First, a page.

All the thoughts of a turtle are turtle. ~Ralph Waldo Emerson
There are a couple of fond events in my life associated with turtling. This is not a euphemism for some depraved activity. It is about the four legged creature that carries his home on his back who’s cousin the tortoise beat the hare in a mythical race in which victory went to the slow and steady over the fast and lazy. Turtling is the act of catching a turtle as fishing is to fish.
My parent’s have a ‘summer estate’ in central Wisconsin or some my dad called the cabin seated a couple of blocks from Lake Camelot. I spent many a summer vacation at the cabin wiling the days away swimming, fishing, boating, raising havoc, and, one summer, catching turtles on nearby Lake Sherwood. To get to Lake Sherwood from Lake Camelot, we had to drag our canoe over the dam and launch it into the Eastern end of the lake. Weedy waters are the turtles preferred habitat and this end of the lake had bays choked with weeds.
Finding the turtles was easy and not so easy. The ones sunning on the logs and rocks were easy to spot but very difficult to catch because the log or tree blocks the net we used to catch them. The net was attached to a long pole to give us maximum reach when hunting.
The turtles hovering in the weeds are harder to see but, with a little practice, one learns to identify the tiny heads peaking through the green of the weeds. Once Identified, they are much easier to catch, if you know the two tricks to catching them. Trick number one is to not make direct eye contact. If they see you looking at them they dive beneath the weeds. When approaching, you must face away and monitor them out of the corner of your eye. Only in this way can you get close enough to net them. When turtles submerge, they swim off opposite to the direction of the predator. This behavior leads to the second trick. Plunge the net behind the turtle and bring it up quickly. If you utilize these two tricks, more often than not, when sorting through the weeds in the net, your prize will be found. On our best day, we probably caught a dozen turtles in a few hours. We typically kept them overnight and returned them to the lake the next day.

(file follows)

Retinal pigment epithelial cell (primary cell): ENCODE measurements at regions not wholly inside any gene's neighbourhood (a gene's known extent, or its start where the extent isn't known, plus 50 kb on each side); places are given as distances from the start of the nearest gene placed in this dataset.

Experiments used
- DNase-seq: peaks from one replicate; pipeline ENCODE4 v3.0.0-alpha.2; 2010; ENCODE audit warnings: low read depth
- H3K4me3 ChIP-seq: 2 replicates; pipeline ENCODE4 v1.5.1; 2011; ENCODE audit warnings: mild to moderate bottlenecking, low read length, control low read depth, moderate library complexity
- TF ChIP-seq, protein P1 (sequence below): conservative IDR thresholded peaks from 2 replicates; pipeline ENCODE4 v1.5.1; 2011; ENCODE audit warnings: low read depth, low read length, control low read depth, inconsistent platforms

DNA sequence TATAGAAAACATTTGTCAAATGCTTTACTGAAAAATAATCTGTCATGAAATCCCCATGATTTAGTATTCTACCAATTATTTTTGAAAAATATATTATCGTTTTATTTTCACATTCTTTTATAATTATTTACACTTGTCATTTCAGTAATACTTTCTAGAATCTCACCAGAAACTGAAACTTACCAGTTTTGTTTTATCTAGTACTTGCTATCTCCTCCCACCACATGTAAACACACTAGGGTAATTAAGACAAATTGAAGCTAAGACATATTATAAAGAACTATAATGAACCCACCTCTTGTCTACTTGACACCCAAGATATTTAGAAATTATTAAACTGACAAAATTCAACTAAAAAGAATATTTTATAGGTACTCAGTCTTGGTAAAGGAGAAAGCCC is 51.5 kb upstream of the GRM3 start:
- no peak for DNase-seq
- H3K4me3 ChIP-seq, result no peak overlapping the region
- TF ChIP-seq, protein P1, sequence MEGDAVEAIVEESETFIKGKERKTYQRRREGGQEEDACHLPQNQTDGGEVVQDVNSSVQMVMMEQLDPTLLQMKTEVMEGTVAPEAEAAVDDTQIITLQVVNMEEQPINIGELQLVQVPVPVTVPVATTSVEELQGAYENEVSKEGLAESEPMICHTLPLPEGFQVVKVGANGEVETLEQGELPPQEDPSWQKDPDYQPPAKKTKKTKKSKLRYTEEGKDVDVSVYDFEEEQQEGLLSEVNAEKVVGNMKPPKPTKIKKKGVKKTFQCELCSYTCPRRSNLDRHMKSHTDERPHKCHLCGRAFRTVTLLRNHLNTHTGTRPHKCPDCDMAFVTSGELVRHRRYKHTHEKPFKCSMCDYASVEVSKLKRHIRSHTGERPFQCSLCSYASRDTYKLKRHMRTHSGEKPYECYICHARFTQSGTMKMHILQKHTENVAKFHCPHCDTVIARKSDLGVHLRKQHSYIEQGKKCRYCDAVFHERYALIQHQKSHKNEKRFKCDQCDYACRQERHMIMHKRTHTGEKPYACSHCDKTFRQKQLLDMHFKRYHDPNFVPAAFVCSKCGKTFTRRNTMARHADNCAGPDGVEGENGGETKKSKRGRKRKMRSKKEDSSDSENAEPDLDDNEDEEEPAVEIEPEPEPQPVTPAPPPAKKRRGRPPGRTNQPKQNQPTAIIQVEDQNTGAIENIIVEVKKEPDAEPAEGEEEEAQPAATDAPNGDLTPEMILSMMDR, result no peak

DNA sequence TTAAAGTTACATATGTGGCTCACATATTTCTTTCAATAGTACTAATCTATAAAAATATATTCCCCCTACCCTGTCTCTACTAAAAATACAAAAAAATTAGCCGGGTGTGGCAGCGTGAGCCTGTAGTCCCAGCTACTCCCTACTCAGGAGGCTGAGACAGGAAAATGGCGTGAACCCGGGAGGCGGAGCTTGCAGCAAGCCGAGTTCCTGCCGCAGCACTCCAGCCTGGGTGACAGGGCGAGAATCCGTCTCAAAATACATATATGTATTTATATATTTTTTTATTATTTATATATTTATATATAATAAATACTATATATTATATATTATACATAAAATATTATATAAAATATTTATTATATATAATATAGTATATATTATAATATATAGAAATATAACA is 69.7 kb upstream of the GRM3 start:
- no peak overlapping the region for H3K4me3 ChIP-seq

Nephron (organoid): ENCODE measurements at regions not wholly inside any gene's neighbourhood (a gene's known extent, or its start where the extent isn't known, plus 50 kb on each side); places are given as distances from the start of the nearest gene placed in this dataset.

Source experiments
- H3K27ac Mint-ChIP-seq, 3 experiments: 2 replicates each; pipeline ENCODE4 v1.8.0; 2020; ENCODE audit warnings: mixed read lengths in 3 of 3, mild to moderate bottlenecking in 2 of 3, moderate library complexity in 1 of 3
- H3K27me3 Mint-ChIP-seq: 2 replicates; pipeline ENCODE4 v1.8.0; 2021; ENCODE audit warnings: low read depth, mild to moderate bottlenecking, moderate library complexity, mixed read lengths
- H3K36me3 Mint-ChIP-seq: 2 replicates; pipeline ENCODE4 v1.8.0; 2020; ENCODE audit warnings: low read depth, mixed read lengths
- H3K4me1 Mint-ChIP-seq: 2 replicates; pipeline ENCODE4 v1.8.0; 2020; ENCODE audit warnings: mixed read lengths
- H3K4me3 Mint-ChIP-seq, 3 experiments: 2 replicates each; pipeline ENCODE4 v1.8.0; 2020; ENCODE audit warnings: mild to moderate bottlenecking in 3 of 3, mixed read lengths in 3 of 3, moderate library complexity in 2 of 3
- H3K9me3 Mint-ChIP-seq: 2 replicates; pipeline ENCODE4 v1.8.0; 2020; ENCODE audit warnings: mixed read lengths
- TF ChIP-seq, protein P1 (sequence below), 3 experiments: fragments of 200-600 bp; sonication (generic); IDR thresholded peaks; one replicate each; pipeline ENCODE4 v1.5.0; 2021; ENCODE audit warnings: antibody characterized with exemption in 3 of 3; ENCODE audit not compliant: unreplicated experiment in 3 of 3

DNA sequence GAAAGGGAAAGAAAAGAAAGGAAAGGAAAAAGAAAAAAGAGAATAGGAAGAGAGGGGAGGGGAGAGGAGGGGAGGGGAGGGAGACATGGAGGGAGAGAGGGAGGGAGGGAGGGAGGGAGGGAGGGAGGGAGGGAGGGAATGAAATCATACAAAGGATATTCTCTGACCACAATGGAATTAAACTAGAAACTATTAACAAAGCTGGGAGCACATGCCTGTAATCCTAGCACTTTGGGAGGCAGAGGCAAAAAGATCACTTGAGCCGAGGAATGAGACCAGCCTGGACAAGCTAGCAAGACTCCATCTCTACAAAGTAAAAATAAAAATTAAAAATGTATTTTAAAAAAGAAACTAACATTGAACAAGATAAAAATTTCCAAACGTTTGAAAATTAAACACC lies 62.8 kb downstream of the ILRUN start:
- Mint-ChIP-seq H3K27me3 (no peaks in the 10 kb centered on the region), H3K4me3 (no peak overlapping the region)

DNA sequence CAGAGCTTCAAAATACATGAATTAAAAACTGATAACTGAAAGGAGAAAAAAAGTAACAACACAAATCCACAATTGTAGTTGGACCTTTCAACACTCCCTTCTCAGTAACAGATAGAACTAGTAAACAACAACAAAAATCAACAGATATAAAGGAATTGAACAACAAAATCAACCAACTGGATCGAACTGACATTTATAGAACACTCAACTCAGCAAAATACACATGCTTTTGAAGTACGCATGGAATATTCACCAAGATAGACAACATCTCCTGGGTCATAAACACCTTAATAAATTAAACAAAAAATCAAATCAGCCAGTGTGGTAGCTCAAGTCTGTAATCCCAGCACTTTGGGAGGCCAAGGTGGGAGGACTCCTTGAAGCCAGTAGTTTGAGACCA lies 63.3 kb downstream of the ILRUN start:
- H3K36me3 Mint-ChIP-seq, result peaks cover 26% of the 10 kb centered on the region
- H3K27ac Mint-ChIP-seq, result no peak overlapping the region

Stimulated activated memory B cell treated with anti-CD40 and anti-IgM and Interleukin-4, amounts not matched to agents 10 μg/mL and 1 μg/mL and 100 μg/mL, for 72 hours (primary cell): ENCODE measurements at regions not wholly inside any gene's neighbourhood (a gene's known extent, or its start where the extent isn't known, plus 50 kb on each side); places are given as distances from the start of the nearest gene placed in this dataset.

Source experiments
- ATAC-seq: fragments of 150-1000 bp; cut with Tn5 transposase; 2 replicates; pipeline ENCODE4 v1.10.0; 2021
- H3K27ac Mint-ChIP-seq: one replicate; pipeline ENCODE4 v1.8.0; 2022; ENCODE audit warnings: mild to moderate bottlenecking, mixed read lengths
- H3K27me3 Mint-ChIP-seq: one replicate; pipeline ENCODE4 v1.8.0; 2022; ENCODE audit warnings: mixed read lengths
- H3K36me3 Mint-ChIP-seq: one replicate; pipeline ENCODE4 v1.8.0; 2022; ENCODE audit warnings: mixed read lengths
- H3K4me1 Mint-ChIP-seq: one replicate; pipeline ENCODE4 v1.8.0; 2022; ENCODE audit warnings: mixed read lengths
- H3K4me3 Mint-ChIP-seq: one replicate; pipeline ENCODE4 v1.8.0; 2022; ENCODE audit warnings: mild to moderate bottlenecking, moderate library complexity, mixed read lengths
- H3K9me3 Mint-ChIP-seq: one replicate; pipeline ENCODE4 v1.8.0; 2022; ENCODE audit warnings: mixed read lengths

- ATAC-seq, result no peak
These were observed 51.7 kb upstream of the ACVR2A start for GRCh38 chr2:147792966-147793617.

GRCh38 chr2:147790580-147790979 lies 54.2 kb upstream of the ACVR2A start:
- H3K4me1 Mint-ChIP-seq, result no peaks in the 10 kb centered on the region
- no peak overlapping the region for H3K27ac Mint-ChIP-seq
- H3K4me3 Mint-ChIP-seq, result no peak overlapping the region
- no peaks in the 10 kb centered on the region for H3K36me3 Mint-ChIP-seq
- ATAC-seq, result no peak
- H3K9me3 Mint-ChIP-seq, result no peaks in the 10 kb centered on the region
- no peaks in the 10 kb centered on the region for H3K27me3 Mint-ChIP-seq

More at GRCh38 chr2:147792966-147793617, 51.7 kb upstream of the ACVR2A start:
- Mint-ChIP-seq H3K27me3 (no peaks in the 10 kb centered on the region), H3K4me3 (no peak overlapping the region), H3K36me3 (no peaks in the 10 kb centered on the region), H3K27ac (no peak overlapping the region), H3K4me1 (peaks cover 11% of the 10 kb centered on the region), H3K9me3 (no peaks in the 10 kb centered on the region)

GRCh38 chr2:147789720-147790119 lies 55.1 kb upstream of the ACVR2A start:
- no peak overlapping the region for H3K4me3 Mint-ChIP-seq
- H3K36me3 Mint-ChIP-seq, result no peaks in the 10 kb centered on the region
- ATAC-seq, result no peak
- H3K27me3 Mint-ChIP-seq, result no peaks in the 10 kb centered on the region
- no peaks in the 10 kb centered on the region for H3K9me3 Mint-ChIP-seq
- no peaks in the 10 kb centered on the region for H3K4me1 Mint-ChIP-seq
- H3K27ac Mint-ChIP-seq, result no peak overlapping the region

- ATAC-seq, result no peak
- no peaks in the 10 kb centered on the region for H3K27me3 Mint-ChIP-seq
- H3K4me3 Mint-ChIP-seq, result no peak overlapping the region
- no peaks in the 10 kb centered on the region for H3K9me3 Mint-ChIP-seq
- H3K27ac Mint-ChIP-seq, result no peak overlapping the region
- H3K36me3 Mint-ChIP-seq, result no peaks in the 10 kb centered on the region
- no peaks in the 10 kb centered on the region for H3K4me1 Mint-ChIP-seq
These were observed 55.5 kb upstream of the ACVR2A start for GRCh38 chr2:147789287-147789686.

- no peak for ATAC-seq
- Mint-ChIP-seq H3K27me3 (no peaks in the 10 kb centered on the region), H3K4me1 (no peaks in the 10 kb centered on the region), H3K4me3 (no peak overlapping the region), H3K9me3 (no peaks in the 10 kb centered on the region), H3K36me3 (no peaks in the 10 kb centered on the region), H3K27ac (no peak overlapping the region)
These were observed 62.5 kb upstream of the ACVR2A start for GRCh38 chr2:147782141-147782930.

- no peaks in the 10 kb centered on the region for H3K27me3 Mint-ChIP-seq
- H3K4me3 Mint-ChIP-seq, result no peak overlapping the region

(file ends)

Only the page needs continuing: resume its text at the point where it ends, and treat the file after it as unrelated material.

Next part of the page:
My next turtle adventure took place at a summer camp in Wisconsin where I, now an adult, spent the weekend with my kids and the kids of many other single parents in an outing designed to help single parents get to know each other. There was a bridge across the waterway and in the water were two large snapping turtles milling about. As a bunch of us were watching them swim in the clear water, the frog my son was holding jumped out of his hands landing in the water near the snappers. Seconds after the frog hit the water, one of the snappers head shot forward and it’s powerful jaws clamped tight about the hapless frog before sucking it down into its stomach.
My young son was devastated at losing his frog but not so the other boys who ran to the end of the bridge, caught some frogs which they quickly tossed into the water and cheered as the snappers feasted. During the frenzy, a large snapper swam beneath our bridge. I plunged my hand into the water, caught the turtle by the base of his thick tail, so think my fingers and thumb did not touch each other, and hauled him up to the bridge. His legs pumped furiously, he stretched out his long neck, and, mouth agape, tried to bite me. Once the screams of the kids, who were initially terrified of the large beast subsided, they looked on in awe at the beast. I had to make sure they kept their distance because the bite from one of these large snapping turtles is formidable and they tend not to let go quickly. I kept him on the bridge for a few minutes before returning him to the water. That was fifteen years ago and was my last turtling adventure.